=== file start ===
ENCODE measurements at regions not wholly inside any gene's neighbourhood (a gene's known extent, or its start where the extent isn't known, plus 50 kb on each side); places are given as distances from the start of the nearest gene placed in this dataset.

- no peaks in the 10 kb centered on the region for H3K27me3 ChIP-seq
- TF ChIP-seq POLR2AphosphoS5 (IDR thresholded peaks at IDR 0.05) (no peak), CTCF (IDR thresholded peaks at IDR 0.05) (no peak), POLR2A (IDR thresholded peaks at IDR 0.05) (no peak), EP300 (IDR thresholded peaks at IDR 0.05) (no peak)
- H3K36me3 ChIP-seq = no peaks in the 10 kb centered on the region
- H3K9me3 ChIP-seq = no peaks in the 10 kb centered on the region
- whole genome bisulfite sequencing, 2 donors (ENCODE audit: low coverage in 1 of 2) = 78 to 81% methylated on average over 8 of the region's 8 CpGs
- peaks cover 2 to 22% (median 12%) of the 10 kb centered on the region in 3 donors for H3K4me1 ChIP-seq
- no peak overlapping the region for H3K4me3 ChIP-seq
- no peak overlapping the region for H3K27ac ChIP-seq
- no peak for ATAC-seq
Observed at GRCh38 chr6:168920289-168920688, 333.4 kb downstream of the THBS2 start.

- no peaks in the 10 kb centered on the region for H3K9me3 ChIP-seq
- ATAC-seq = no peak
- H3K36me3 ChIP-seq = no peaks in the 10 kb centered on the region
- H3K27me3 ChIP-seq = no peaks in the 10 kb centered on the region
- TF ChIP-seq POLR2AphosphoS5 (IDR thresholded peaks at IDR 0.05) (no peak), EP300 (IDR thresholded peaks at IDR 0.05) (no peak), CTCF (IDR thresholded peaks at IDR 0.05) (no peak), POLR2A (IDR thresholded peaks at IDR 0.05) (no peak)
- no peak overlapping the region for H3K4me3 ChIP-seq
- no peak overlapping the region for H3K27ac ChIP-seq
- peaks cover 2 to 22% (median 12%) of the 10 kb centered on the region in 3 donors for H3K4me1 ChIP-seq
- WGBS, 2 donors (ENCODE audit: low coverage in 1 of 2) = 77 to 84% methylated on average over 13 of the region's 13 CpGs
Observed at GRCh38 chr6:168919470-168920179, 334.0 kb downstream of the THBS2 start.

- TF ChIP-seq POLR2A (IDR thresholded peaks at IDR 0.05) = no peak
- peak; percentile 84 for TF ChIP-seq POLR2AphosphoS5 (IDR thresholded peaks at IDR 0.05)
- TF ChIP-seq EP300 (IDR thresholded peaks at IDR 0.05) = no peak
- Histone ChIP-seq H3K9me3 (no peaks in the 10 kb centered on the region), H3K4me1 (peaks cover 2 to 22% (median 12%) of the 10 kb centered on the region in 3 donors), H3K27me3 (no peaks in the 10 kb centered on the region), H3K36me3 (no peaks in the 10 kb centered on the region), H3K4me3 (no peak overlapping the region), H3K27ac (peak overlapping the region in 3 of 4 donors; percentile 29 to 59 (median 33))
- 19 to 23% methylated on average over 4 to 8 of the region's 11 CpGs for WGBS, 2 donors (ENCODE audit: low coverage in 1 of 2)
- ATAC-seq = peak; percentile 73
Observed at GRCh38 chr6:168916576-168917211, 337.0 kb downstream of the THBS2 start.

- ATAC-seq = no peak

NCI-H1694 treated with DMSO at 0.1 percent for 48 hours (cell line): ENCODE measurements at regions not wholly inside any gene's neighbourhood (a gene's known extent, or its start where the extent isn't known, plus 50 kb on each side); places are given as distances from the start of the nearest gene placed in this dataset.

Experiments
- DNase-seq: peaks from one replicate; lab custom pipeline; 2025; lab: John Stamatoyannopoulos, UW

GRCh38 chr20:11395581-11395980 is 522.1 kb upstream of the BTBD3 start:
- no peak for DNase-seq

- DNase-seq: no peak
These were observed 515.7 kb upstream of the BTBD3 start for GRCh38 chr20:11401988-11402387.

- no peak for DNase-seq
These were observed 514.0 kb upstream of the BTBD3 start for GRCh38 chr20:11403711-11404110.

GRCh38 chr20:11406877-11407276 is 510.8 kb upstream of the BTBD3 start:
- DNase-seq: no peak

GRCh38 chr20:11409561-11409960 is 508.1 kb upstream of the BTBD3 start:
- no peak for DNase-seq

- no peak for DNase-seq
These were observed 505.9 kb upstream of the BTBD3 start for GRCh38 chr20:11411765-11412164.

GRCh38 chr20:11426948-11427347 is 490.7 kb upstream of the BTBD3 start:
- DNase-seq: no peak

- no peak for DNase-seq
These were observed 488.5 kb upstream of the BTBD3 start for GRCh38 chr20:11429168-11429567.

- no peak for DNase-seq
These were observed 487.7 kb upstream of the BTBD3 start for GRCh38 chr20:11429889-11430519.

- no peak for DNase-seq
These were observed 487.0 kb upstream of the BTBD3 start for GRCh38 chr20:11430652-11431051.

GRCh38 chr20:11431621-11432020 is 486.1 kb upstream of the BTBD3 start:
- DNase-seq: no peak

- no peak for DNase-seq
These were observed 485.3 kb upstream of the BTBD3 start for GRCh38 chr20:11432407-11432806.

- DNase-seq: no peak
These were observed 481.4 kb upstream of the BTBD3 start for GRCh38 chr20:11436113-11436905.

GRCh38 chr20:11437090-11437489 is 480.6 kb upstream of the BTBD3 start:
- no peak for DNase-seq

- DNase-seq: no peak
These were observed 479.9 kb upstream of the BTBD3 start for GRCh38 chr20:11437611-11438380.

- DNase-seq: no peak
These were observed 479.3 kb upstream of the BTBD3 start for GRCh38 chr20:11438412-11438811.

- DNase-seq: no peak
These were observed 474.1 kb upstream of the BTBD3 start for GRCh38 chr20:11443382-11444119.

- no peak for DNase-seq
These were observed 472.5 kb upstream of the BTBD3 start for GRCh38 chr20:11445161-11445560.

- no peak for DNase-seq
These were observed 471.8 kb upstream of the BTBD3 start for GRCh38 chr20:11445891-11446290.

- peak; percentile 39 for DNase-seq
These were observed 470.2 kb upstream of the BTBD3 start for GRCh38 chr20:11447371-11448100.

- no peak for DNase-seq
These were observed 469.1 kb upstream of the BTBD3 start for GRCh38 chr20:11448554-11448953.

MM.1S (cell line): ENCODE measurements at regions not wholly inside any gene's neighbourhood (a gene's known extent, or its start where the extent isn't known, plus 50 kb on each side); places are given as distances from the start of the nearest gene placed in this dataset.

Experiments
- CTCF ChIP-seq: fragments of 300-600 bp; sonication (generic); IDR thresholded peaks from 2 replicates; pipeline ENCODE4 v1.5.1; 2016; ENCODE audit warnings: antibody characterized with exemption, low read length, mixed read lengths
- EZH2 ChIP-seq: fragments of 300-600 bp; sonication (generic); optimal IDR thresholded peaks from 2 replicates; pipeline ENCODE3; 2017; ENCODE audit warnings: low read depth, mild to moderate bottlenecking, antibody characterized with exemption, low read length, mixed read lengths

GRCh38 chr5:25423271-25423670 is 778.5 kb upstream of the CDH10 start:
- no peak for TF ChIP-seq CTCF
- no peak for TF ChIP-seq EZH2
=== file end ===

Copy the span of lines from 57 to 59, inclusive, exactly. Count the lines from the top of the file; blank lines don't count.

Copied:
- DNase-seq: no peak
These were observed 481.4 kb upstream of the BTBD3 start for GRCh38 chr20:11436113-11436905.

GRCh38 chr20:11437090-11437489 is 480.6 kb upstream of the BTBD3 start: